How did you decide which self-publishing option to use? What were your reasons for your selection?
I rather stumbled into I think. I had my Eureka moment on the Thursday night that self publishing on Amazon was a fabulous idea and by Monday I was published. I am a little bit ‘bull by the horns’ like that. That was in May, and since I have been reading and researching and learning every day about all the other possibilities too. When something interests me I like to know everything about it.
How do you feel about the less than complementary remarks so often made about self-published books vs. traditionally published books – and do you think this perception is changing?
How do I feel? Truthfully? I feel insulted, annoyed and unjustly treated. But most of all I feel insecure and wonder if in fact ‘they’ (that ghostly mass of reproachful, finger wagging ‘they’) might be right and I am indeed second rate and should take my book and hide it back on my c: drive where no-one will be subjected to it’s rubbishness (yes, Word, I realize that’s not a real word) . Then I feel mad for having been made to feel that way. I still, however, feel it.
With self-publishing, you carry all the risk – the onus is on you to create as “perfect” a book as possible and to market it. How have you found the process of being your own publisher, and what have you particularly learned?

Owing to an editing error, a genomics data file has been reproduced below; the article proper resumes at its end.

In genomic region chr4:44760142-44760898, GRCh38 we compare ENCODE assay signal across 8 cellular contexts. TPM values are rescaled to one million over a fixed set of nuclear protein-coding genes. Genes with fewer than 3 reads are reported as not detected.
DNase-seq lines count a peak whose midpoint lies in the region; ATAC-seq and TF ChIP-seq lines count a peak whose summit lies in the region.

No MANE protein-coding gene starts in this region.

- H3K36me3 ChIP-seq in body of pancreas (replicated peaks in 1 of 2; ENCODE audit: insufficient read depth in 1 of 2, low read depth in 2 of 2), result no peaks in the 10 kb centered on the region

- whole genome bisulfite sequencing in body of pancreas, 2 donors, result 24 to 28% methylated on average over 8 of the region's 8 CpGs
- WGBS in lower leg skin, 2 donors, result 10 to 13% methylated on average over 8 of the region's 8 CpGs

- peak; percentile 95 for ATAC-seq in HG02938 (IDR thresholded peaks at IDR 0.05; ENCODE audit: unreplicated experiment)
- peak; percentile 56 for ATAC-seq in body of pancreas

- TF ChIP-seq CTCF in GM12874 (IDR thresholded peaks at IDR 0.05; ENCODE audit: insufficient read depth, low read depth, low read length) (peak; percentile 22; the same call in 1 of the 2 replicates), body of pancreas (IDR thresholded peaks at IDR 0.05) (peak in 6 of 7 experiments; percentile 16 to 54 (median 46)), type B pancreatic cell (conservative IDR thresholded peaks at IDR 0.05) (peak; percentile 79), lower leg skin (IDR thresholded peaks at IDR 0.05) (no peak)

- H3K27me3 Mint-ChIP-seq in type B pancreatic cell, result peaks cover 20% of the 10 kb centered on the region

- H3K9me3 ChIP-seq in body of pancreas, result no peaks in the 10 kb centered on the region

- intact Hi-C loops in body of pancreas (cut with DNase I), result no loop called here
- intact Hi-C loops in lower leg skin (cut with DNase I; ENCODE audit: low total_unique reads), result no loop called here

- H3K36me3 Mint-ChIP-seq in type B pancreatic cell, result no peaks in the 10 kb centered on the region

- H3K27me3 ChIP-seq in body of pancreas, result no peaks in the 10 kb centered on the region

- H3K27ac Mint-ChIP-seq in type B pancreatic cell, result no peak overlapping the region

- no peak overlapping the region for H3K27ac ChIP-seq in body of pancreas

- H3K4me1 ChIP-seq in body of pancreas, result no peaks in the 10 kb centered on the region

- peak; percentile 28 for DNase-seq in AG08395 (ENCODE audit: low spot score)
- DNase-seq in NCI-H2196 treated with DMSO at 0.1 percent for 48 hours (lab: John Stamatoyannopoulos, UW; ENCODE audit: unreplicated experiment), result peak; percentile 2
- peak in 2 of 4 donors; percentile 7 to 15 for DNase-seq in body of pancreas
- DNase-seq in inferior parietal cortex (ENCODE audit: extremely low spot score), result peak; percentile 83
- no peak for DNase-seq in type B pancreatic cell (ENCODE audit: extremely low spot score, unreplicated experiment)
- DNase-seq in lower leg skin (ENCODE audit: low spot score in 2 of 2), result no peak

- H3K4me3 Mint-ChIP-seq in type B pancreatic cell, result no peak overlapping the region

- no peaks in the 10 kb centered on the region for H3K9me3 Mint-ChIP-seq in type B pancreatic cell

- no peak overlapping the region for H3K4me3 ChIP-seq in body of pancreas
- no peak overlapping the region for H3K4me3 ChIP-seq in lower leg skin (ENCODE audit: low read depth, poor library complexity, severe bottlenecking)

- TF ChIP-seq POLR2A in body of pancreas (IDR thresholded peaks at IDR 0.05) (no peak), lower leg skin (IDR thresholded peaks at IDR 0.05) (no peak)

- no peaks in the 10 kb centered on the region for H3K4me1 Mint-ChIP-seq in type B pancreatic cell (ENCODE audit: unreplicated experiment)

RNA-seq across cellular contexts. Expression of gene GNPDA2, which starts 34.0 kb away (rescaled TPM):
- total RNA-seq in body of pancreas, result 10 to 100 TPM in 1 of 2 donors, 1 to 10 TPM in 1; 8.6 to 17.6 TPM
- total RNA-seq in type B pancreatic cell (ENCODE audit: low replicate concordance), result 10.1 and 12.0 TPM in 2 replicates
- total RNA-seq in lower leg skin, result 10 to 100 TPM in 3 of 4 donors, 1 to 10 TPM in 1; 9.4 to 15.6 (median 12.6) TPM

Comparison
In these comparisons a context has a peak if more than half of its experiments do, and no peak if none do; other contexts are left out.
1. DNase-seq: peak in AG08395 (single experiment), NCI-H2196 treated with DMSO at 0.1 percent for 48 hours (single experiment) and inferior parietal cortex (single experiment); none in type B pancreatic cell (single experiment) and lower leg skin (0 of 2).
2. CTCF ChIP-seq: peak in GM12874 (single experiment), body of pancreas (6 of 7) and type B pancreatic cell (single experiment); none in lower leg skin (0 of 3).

I can’t profess to having a perfect book, but at least I have control over the writing and cover design. What is really hard, and I am sure most indie writers will attest to this, is marketing. It is just not something I have ever done in relation to something I have created. I don’t have any power and I have little knowledge. I will try my best and learn, but I still feel uncomfortable selling my book as a product. I think I must have a fundamental lack of self belief. I even feel guilty when going through ‘Nothing to Declare’ at customs, even when I have nothing to declare. I think, and this relates to the previous question regarding those ghostly finger-waggers, that I feel a fraud.
What marketing platforms are you using to promote your book(s), and how much of your time does the marketing take?
I am on Facebook and Twitter, and have my own blog. Marketing takes too much time and is a complete distraction from writing but I do enjoy certain aspects of it, like interacting with people who have read my book.